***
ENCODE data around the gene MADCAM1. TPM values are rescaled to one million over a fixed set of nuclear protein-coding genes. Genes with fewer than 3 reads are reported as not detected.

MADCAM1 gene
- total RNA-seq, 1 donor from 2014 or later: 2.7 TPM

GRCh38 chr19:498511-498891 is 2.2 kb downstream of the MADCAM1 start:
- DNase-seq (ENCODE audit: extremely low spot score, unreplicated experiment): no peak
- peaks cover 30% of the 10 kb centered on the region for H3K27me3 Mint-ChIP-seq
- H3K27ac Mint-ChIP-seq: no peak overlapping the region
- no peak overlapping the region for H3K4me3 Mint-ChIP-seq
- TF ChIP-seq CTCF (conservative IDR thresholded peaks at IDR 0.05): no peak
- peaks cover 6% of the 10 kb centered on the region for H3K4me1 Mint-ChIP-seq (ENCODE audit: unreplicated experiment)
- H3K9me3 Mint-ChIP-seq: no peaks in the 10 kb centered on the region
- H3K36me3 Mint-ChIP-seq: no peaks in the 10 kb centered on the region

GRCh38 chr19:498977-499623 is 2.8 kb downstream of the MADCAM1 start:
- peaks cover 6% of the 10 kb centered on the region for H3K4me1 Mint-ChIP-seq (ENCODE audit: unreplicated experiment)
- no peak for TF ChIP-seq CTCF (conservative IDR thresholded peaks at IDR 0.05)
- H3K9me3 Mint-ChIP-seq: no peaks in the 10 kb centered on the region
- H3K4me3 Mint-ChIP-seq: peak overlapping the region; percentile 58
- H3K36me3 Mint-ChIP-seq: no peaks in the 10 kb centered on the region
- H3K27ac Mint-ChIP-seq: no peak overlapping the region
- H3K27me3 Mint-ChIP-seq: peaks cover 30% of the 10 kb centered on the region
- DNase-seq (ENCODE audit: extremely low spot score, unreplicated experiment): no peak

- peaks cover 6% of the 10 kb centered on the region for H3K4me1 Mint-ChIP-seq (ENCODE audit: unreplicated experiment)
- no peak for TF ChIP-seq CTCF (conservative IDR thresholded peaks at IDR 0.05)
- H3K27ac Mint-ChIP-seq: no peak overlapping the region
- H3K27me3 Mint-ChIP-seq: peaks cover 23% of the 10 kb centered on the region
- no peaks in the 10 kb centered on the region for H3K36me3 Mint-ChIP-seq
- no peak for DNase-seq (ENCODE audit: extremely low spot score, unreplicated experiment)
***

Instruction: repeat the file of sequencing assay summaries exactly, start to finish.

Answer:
ENCODE data around the gene MADCAM1. TPM values are rescaled to one million over a fixed set of nuclear protein-coding genes. Genes with fewer than 3 reads are reported as not detected.

MADCAM1 gene
- total RNA-seq, 1 donor from 2014 or later: 2.7 TPM

GRCh38 chr19:498511-498891 is 2.2 kb downstream of the MADCAM1 start:
- DNase-seq (ENCODE audit: extremely low spot score, unreplicated experiment): no peak
- peaks cover 30% of the 10 kb centered on the region for H3K27me3 Mint-ChIP-seq
- H3K27ac Mint-ChIP-seq: no peak overlapping the region
- no peak overlapping the region for H3K4me3 Mint-ChIP-seq
- TF ChIP-seq CTCF (conservative IDR thresholded peaks at IDR 0.05): no peak
- peaks cover 6% of the 10 kb centered on the region for H3K4me1 Mint-ChIP-seq (ENCODE audit: unreplicated experiment)
- H3K9me3 Mint-ChIP-seq: no peaks in the 10 kb centered on the region
- H3K36me3 Mint-ChIP-seq: no peaks in the 10 kb centered on the region

GRCh38 chr19:498977-499623 is 2.8 kb downstream of the MADCAM1 start:
- peaks cover 6% of the 10 kb centered on the region for H3K4me1 Mint-ChIP-seq (ENCODE audit: unreplicated experiment)
- no peak for TF ChIP-seq CTCF (conservative IDR thresholded peaks at IDR 0.05)
- H3K9me3 Mint-ChIP-seq: no peaks in the 10 kb centered on the region
- H3K4me3 Mint-ChIP-seq: peak overlapping the region; percentile 58
- H3K36me3 Mint-ChIP-seq: no peaks in the 10 kb centered on the region
- H3K27ac Mint-ChIP-seq: no peak overlapping the region
- H3K27me3 Mint-ChIP-seq: peaks cover 30% of the 10 kb centered on the region
- DNase-seq (ENCODE audit: extremely low spot score, unreplicated experiment): no peak

- peaks cover 6% of the 10 kb centered on the region for H3K4me1 Mint-ChIP-seq (ENCODE audit: unreplicated experiment)
- no peak for TF ChIP-seq CTCF (conservative IDR thresholded peaks at IDR 0.05)
- H3K27ac Mint-ChIP-seq: no peak overlapping the region
- H3K27me3 Mint-ChIP-seq: peaks cover 23% of the 10 kb centered on the region
- no peaks in the 10 kb centered on the region for H3K36me3 Mint-ChIP-seq
- no peak for DNase-seq (ENCODE audit: extremely low spot score, unreplicated experiment)